Mutulu Shakur: Proof That a Different Kind of Prison is Possible
He helped us and paid with his life
By Pam Bailey
In 1988, Mutulu Shakur, a Black-liberation leader and stepfather of the late rapper Tupac Shakur, was convicted in connection with the robbery of a Brink’s armored truck, during which three people were killed (although not by him). He has been incarcerated for 35 years now and has repeatedly been denied both parole and compassionate release, despite a record of peaceful and productive leadership in prison.
Now, at age 71, Shakur has been diagnosed with advanced bone marrow cancer. An oncologist has told the court that even with successful treatment, Shakur will likely die within two to three years. Without treatment, or if it fails, he is expected to live fewer than 11 months. Nearly 55,000 people have signed a petition calling on President Biden and the federal Bureau of Prisons to grant Shakur immediate compassionate release.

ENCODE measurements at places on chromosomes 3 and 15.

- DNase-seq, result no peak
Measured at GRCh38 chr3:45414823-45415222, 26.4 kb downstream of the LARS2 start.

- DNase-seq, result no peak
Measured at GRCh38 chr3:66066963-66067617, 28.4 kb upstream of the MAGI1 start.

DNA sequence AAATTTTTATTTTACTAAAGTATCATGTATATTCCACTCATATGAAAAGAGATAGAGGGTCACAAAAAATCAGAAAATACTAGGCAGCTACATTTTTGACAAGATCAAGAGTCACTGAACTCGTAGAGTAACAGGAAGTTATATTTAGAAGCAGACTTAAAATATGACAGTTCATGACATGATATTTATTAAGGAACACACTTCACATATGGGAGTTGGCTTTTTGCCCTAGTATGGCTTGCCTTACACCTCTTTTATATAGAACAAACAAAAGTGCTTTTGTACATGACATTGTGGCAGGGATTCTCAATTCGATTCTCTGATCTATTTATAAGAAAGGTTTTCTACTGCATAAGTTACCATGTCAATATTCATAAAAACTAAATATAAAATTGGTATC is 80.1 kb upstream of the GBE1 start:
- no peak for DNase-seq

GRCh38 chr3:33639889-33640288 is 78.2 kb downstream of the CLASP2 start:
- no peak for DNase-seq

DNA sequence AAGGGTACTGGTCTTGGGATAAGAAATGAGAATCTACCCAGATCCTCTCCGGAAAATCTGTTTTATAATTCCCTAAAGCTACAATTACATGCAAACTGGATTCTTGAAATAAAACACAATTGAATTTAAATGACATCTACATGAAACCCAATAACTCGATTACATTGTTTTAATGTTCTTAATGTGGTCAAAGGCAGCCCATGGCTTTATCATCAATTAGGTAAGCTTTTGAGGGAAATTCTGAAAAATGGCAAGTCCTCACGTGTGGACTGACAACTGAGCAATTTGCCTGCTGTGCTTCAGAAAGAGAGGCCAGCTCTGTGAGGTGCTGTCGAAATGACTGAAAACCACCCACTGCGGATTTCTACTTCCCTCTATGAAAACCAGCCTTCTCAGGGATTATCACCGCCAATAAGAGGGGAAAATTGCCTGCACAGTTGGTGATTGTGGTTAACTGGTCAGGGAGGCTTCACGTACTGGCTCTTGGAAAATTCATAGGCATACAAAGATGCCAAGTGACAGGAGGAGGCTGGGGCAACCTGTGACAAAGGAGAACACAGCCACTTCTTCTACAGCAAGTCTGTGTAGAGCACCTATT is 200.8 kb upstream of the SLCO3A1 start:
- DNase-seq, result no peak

James Carpenter, released in 2020 after serving 24 years, is one of those signatories. But unlike most of them, he has personal knowledge of the role model Shakur has become. They were incarcerated together back in the early 2000s.
“They should let that man go home,” he says. “He’s been nothing but positivity and an uplifter of people, always working to intervene in conflicts and find solutions to problems. The concept of tolerance and cultural diversity that is so big right now? I heard it from him years ago.”